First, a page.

|The Temper Trap lead singer, Dougy Mandagi|
The Temper Trap
@ House of Blues San Diego
June 13th, 2012
I sat on this review for a week because Crocodiles were still on tour with The Temper Trap, and while the intent of this review is neither to insult The Temper Trap NOR to claim that people associated directly with the band (publicists, label execs, super fans) would read this insignificant blog, I am cognizant that merely putting "The Temper Trap" and "live review" or "show review" might summon the modern music industry equivalent of a Genie, "Google Reader Alert, I summon thee."
First there was, of couse, the venue, House of Blues San Diego. Since the show last week I've wracked my brain in an attempt to be "fair" to what is basically a corporate constructed personality masquerading as a live music venue. While I was there, the comparison that most sprang to mind was the decor in the Haunted Mansion ride in Disneyland, but with blues singers instead of ghosts.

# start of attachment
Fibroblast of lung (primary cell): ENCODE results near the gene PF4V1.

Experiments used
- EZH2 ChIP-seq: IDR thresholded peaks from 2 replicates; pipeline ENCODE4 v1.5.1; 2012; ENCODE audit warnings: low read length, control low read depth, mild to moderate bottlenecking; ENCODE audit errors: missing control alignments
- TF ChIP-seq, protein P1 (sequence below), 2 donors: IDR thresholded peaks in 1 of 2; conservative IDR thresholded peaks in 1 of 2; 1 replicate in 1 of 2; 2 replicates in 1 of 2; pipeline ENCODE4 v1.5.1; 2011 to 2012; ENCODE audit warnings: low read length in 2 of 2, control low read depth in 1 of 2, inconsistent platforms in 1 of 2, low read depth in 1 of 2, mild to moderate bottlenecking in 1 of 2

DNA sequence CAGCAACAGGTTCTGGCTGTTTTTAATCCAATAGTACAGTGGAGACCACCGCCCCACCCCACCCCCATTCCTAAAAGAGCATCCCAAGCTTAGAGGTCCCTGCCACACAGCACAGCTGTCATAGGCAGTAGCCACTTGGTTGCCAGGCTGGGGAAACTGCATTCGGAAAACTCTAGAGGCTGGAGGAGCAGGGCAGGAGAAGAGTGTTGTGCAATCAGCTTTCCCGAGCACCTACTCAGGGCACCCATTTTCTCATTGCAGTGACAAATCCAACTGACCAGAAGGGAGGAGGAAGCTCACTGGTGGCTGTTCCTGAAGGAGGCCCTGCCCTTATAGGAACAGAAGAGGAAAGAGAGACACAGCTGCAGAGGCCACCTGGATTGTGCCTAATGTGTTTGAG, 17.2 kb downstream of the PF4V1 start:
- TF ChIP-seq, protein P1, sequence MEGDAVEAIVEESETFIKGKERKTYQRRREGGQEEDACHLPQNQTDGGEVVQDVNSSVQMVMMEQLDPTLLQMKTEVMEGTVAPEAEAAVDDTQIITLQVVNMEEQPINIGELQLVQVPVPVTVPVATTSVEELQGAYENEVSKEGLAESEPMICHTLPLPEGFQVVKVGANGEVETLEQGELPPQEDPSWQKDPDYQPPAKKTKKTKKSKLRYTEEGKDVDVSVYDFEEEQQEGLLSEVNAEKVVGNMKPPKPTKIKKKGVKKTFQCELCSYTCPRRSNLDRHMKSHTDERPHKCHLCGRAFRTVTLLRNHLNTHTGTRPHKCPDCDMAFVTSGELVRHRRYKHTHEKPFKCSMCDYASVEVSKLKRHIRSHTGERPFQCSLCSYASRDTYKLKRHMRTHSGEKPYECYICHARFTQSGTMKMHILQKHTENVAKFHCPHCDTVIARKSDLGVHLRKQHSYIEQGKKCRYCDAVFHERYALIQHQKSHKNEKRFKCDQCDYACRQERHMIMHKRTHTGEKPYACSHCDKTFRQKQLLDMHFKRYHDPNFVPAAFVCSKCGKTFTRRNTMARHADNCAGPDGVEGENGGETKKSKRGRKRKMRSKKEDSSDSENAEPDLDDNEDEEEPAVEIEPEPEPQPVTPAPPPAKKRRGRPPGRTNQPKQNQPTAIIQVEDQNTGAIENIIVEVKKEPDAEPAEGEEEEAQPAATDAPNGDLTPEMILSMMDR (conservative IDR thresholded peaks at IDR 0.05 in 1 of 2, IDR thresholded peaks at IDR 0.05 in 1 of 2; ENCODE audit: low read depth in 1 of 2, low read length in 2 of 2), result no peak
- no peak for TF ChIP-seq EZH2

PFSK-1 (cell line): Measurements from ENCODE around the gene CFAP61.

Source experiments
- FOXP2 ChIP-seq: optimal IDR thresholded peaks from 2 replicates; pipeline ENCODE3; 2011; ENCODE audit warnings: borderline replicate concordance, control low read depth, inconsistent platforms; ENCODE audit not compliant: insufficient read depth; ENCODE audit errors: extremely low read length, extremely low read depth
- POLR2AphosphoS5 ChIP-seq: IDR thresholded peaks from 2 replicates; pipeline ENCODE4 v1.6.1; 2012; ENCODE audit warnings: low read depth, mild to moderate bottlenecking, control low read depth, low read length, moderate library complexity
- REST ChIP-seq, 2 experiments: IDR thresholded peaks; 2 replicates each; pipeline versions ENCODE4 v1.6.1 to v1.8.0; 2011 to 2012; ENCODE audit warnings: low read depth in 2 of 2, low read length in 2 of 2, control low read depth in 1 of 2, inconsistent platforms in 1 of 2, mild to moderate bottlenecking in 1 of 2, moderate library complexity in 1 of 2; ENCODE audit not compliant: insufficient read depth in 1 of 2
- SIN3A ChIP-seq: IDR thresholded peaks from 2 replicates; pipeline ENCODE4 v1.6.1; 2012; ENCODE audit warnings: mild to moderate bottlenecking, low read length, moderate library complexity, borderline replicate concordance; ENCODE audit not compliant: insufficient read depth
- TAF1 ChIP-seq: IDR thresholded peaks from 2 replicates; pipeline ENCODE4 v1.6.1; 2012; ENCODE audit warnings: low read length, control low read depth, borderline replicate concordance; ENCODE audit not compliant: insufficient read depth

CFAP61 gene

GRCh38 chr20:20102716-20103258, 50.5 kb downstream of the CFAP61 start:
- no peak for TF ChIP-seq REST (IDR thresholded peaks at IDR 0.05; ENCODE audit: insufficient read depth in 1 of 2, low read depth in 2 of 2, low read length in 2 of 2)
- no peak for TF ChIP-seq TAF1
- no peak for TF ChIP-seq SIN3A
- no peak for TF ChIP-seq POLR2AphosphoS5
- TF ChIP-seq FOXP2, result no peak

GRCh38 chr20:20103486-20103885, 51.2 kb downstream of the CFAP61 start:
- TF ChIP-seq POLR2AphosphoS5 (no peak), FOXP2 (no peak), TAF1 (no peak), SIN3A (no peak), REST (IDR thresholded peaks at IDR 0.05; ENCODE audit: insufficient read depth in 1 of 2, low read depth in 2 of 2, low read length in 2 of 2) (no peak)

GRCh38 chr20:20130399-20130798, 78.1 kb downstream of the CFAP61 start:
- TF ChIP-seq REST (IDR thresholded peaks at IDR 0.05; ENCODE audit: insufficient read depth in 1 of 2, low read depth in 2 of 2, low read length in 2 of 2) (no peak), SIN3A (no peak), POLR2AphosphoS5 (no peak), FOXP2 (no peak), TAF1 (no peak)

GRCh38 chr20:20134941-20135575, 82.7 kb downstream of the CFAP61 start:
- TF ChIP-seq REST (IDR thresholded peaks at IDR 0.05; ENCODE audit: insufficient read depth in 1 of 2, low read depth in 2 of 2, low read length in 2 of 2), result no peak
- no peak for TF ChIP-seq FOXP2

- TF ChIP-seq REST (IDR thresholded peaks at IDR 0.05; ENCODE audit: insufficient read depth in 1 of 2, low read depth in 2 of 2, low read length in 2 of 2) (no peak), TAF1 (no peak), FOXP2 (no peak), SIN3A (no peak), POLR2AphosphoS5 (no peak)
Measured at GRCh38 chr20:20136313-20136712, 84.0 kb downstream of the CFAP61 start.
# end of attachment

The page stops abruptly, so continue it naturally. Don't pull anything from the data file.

In defense of the House of Blues San Diego, the following observations are appropriate: The sold-out all ages crowd was managed effectively- the environment felt perfectly save for the pre-teens(!) who were in attendance with their Dads or whomever. Next, the bartender working the side bar was just incredibly good at her job. I can honestly say she was the most efficient bartender I had seen in my entire life. It was objectively impressive considering she was by herself in the side-room handling the between sets rush. So she was amazing and whomever hired her deserves credit. Finally, the "crowd"- a very specific to the House of Blues environment- was super excited to be out and "partying" at 830 PM on a Wednesday night.
Look, I'm all in favor of early set times, but this is still live rock and roll we're talking about, not a show at Marie Hitchcock Puppet Theater in Balboa Park. The Audience was about as close to the "general audience" as you are likely to see outside of a show at an Arena or Fairgrounds. Just people- people who like hits- and dulcet alt rock tones. Judging from the fact that the show was old out before the doors open, The Temper Trap could immediately step up to a larger venue. In fact, I would be interested to know just how many people they could draw in a city like Los Angeles or New York. 5000? Certainly 1000-1500.